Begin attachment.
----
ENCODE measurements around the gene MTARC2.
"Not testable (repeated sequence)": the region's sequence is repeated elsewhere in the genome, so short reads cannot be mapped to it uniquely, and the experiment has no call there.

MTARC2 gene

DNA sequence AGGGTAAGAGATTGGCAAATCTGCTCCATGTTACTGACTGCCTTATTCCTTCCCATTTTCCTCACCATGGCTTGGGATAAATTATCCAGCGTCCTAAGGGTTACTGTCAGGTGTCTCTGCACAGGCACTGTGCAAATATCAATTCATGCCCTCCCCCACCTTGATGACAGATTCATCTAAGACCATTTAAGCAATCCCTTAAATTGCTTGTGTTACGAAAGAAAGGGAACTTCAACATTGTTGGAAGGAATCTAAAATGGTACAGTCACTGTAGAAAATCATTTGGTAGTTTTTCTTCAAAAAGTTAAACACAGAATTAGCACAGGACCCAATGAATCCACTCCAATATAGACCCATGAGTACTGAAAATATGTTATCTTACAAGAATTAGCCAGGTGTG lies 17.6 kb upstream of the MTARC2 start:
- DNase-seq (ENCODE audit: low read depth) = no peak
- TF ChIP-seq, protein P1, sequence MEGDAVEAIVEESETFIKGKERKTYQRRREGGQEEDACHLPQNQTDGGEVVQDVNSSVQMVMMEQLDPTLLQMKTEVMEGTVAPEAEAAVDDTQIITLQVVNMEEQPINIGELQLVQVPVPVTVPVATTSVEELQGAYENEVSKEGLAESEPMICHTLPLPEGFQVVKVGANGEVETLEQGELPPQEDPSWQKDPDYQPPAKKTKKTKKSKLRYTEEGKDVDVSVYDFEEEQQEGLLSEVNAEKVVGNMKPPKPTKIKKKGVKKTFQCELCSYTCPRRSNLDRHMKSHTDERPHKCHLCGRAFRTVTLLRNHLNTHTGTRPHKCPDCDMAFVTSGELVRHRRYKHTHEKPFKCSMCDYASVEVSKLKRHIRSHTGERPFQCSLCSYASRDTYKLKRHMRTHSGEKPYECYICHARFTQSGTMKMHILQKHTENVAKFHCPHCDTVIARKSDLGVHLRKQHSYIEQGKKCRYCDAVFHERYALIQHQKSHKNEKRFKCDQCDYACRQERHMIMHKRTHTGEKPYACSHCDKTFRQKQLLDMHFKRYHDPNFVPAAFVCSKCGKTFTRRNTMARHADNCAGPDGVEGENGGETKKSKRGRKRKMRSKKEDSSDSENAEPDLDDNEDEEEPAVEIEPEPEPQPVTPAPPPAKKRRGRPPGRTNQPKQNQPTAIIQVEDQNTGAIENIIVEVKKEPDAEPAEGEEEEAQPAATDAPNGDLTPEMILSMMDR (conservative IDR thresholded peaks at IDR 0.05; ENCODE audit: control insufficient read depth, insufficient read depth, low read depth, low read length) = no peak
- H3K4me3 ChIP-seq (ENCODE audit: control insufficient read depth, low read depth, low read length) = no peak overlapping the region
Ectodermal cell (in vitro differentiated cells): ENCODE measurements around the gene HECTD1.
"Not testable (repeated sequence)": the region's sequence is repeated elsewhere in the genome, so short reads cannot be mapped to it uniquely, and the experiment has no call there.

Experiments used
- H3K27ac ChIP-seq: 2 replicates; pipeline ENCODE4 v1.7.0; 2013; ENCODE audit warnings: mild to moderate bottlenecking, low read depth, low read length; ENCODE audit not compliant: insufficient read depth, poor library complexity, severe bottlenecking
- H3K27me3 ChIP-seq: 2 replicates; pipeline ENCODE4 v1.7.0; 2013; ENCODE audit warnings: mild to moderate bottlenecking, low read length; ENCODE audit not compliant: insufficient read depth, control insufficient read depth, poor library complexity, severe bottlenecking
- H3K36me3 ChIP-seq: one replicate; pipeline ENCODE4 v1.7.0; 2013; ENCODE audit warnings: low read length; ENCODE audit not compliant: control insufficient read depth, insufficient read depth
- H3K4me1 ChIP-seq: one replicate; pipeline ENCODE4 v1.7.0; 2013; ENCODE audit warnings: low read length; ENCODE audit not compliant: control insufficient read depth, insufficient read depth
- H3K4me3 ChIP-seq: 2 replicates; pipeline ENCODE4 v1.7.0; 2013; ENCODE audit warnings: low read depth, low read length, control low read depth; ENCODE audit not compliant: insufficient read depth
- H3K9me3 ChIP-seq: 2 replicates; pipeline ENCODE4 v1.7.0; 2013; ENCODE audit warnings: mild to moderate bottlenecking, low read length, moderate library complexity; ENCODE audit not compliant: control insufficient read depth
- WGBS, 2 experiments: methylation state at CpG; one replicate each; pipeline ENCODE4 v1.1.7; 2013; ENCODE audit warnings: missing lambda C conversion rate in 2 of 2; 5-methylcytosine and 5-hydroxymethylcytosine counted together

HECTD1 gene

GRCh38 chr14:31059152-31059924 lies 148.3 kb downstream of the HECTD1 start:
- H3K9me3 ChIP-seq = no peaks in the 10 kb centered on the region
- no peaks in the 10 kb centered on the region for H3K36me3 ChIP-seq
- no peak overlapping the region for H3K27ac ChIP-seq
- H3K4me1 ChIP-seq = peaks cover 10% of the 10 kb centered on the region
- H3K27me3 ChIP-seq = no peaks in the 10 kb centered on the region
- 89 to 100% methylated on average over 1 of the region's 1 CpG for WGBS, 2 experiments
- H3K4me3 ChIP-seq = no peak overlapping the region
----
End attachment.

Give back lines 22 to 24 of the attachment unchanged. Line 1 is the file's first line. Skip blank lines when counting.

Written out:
- no peak overlapping the region for H3K27ac ChIP-seq
- H3K4me1 ChIP-seq = peaks cover 10% of the 10 kb centered on the region
- H3K27me3 ChIP-seq = no peaks in the 10 kb centered on the region